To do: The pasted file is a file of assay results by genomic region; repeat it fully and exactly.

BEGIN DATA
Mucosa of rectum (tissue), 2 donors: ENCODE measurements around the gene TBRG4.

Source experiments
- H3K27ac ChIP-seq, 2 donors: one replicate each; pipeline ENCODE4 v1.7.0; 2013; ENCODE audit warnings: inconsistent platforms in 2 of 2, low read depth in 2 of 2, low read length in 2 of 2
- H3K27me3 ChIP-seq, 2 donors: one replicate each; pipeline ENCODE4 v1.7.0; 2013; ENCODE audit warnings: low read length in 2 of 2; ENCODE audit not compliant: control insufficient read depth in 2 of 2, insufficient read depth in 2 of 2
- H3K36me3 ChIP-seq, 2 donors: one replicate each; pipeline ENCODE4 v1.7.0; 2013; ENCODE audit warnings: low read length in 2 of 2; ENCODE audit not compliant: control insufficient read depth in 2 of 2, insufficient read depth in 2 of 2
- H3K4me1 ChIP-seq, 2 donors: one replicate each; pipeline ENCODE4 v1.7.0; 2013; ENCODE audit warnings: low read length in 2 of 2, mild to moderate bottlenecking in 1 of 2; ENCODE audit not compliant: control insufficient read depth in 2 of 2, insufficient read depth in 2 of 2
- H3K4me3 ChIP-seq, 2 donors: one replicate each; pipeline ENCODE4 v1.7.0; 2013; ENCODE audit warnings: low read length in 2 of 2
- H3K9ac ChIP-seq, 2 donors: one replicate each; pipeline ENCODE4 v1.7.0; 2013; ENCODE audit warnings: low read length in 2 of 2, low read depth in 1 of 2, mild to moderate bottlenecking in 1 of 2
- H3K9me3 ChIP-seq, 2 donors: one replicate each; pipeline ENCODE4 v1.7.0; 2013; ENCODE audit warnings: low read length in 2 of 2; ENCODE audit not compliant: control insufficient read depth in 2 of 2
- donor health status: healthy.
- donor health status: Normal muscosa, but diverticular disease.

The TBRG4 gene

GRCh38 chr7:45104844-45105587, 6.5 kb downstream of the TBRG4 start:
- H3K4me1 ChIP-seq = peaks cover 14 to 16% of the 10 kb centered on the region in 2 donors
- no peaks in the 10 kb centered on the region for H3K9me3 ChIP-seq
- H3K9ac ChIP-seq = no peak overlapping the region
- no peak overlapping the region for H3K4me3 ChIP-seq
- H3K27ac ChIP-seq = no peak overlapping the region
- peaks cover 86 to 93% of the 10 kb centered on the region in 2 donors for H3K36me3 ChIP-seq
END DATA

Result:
Mucosa of rectum (tissue), 2 donors: ENCODE measurements around the gene TBRG4.

Source experiments
- H3K27ac ChIP-seq, 2 donors: one replicate each; pipeline ENCODE4 v1.7.0; 2013; ENCODE audit warnings: inconsistent platforms in 2 of 2, low read depth in 2 of 2, low read length in 2 of 2
- H3K27me3 ChIP-seq, 2 donors: one replicate each; pipeline ENCODE4 v1.7.0; 2013; ENCODE audit warnings: low read length in 2 of 2; ENCODE audit not compliant: control insufficient read depth in 2 of 2, insufficient read depth in 2 of 2
- H3K36me3 ChIP-seq, 2 donors: one replicate each; pipeline ENCODE4 v1.7.0; 2013; ENCODE audit warnings: low read length in 2 of 2; ENCODE audit not compliant: control insufficient read depth in 2 of 2, insufficient read depth in 2 of 2
- H3K4me1 ChIP-seq, 2 donors: one replicate each; pipeline ENCODE4 v1.7.0; 2013; ENCODE audit warnings: low read length in 2 of 2, mild to moderate bottlenecking in 1 of 2; ENCODE audit not compliant: control insufficient read depth in 2 of 2, insufficient read depth in 2 of 2
- H3K4me3 ChIP-seq, 2 donors: one replicate each; pipeline ENCODE4 v1.7.0; 2013; ENCODE audit warnings: low read length in 2 of 2
- H3K9ac ChIP-seq, 2 donors: one replicate each; pipeline ENCODE4 v1.7.0; 2013; ENCODE audit warnings: low read length in 2 of 2, low read depth in 1 of 2, mild to moderate bottlenecking in 1 of 2
- H3K9me3 ChIP-seq, 2 donors: one replicate each; pipeline ENCODE4 v1.7.0; 2013; ENCODE audit warnings: low read length in 2 of 2; ENCODE audit not compliant: control insufficient read depth in 2 of 2
- donor health status: healthy.
- donor health status: Normal muscosa, but diverticular disease.

The TBRG4 gene

GRCh38 chr7:45104844-45105587, 6.5 kb downstream of the TBRG4 start:
- H3K4me1 ChIP-seq = peaks cover 14 to 16% of the 10 kb centered on the region in 2 donors
- no peaks in the 10 kb centered on the region for H3K9me3 ChIP-seq
- H3K9ac ChIP-seq = no peak overlapping the region
- no peak overlapping the region for H3K4me3 ChIP-seq
- H3K27ac ChIP-seq = no peak overlapping the region
- peaks cover 86 to 93% of the 10 kb centered on the region in 2 donors for H3K36me3 ChIP-seq